The Associated Press
Update at 2:42 p.m.: Five people have been arrested after demonstrators blocked railroad tracks at a Burlington Northern Santa Fe yard in Everett.
Railroad spokesman Gus Melonas says two women and three men were taken to the Snohomish County Jail after refusing to leave a protest of train shipments of oil and coal and proposed export terminals in the Northwest.
Melonas expects they will be charged with trespassing.
The protest, which involved about a dozen demonstrators, blocked some railroad tracks from 6 a.m. until about 2:30 p.m. on Tuesday.
Melonas says three trains were delayed and others were diverted around the blocked tracks. No railroad property was damaged.
The group Rising Tide Seattle erected a tripod of poles over the tracks with a woman perched on top. Melonas says railroad police used a motorized lift, also known as a cherry picker, to bring her down.
Update at 1:50 p.m.: Burlington Northern Santa Fe police have moved in to clear oil train protesters clogging tracks at a rail yard in Everett.
Spokesman Gus Melonas says eight demonstrators left during the noon hour Tuesday at the request of police. Officers are in the process of arresting five others who refused to move.
One is sitting on a 20-foot tripod over the tracks and four are tied to the tripod legs with wire cables.
Melonas says the five will be taken to the Snohomish County Jail to face trespassing charges.
Original post: EVERETT — About a dozen demonstrators blocked railroad tracks Tuesday morning at a Burlington Northern Santa Fe yard to protest train shipments of oil and coal and proposed export terminals in the Northwest.
Protesters included one person sitting atop a tripod over the tracks, according to organizers with the group Rising Tide Seattle. Others are locked to the legs of the tripod.
“People in the Pacific Northwest are forming a thin green line that will keep oil, coal and gas in the ground,” spokeswoman Abby Brockway said in a statement. “Just one of these proposed terminals would process enough carbon to push us past the global warming tipping point — we won’t let that happen.”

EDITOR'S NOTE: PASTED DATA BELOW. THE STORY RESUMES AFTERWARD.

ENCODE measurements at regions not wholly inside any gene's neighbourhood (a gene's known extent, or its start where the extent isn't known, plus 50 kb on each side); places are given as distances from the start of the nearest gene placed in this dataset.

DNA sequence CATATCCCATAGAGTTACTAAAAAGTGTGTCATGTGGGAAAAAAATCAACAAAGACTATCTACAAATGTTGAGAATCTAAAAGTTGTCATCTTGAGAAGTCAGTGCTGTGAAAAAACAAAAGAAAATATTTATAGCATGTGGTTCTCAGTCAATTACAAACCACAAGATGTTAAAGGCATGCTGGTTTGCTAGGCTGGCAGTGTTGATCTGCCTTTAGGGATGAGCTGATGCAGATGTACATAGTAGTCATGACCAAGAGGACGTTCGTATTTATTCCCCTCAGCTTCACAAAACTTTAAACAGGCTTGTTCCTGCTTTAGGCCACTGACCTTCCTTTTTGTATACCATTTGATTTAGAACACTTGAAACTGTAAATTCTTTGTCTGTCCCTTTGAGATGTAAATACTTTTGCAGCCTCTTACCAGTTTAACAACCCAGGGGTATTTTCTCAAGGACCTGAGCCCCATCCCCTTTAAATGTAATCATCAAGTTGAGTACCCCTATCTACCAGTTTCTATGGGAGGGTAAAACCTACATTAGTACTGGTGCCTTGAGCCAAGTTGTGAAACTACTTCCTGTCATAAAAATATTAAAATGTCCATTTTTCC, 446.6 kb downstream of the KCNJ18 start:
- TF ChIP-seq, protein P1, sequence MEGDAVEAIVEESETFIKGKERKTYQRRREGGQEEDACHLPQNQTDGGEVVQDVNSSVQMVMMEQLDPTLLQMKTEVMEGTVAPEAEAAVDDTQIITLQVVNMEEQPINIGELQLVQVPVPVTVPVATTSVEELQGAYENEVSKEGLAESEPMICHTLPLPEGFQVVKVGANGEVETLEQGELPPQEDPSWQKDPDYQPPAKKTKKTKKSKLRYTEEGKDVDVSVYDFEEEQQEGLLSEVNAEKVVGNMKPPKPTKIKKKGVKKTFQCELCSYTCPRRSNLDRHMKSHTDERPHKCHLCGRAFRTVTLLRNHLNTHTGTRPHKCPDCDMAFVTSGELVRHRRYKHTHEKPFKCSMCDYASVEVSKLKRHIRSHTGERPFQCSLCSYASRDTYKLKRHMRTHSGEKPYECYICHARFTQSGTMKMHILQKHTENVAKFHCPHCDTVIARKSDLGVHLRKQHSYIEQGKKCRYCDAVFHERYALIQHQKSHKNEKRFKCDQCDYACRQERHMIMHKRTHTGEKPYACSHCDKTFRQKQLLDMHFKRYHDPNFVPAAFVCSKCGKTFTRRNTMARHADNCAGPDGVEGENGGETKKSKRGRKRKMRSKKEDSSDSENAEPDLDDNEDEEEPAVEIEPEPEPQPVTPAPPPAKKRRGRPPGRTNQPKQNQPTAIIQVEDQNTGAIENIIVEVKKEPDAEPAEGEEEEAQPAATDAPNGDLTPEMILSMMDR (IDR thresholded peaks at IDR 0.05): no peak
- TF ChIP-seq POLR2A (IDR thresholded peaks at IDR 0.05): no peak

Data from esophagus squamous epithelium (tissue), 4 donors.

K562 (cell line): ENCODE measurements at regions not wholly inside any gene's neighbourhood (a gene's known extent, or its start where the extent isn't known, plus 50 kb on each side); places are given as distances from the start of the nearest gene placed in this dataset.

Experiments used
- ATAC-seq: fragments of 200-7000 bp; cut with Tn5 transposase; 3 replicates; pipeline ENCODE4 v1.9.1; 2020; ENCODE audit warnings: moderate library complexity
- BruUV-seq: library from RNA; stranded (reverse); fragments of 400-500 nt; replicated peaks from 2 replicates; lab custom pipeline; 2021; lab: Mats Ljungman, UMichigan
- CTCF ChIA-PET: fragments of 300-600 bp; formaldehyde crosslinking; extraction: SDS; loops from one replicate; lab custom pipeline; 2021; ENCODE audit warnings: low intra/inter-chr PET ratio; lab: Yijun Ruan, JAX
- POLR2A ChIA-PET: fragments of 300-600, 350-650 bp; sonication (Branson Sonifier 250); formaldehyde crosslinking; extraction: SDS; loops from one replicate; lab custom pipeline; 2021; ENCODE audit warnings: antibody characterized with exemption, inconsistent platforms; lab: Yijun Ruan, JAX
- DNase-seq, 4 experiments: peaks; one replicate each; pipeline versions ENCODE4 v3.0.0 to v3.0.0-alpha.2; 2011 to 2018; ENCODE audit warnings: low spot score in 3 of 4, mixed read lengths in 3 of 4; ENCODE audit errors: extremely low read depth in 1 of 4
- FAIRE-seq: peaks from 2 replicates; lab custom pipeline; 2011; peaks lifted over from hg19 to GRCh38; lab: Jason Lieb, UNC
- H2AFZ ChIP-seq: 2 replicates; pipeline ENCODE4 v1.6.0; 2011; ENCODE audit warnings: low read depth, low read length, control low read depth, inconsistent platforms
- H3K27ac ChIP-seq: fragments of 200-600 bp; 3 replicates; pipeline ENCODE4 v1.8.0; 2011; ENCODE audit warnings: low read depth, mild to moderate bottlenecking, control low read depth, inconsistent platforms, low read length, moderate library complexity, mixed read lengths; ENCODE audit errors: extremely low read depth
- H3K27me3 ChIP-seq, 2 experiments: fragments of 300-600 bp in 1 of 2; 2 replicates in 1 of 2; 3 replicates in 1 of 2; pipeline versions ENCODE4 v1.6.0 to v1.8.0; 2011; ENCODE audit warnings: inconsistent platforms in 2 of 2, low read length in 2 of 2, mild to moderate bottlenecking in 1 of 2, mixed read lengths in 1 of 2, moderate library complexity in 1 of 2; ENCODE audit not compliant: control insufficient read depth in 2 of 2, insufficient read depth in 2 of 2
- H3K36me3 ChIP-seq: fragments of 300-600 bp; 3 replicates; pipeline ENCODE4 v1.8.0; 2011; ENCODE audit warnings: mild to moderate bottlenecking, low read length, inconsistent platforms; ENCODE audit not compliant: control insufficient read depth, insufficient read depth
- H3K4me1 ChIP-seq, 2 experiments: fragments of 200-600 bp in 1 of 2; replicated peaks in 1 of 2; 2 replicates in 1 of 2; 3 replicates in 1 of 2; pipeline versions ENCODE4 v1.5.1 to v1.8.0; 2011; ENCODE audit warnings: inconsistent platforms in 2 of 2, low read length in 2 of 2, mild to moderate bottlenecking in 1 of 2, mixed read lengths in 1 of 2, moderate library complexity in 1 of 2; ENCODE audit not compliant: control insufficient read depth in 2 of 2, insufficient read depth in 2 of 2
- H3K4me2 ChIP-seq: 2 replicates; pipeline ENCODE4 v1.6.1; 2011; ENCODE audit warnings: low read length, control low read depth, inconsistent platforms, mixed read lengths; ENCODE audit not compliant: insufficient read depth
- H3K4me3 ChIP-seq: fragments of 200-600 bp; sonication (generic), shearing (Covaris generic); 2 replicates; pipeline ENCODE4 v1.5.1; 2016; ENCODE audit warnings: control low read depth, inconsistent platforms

The demonstration started about 6 a.m. and blocked an oil train and freight trains at the yard near Interstate 5, said railroad spokesman Gus Melonas. The main line remained open at the scene, about 30 miles north of Seattle.
Everett police were standing by and letting Burlington Northern Santa Fe police handle the situation because it’s a trespassing issue, said Officer Aaron Snell. BNSF police are commissioned officers with authority to issue citations or make arrests for trespassing or other criminal activity on railroad property, Melonas said.
Rising Tide Seattle says it’s an all-volunteer collective dedicated to taking direct action to confront the causes of climate change.
About two-dozen demonstrators on a nearby overpass carried signs that said, “Coal-oil-gas. None shall pass” and “Cut oil trains, not conductors.”
Trains carrying coal from northern Plains states as well as oil trains from the Bakken Fields of North Dakota have drawn increasing opposition from environmentalists because of plans for terminals in Washington, Oregon and along the Columbia River to export fossil fuels to Asia. Oil trains already are serving refineries at Tacoma, Anacortes and Ferndale.
Coal terminals have been proposed at Longview and Bellingham and oil terminals at Vancouver, Wash. and Grays Harbor.
In Washington, crude oil shipments went from zero in 2011 to 17 million barrels in 2013, according to rough state estimates.
More than 20 new or expanded coal, oil and gas terminals are proposed between British Columbia, Washington and Oregon, said Rising Tide Seattle. The protesters feel fossil fuel shipments are dangerous and that their concerns aren’t being given enough weight.
“All the people in the blockade have brought concerns in many other avenues,” said spokeswoman Delaney Piper. “We feel we have used political venues, advocacy — all of those tools — and this is the tool most necessary right now, because the situation is so dire that direct action is necessary.”
BNSF has broken a record this year for capital and safety improvements — $5 billion systemwide, which in Washington includes new track in the Everett area, Melonas said. With the attention on oil trains, the railroad has focused on crew compliance with speed requirements, advanced detection systems and enhanced inspections.
“There has not been one fatality on the BNSF Northern Tier from the Great Lakes, across the Plains, through the Rockies to the Pacific Northwest ports — not one fatality — as a result of a hazardous material release since 1981,” Melonas said.
Trains have moved oil for decades, although the 100-car oil trains are new in the past couple of years.
“There’s a demand for this product, and as a common carrier we’re obligated by law to move it,” he said.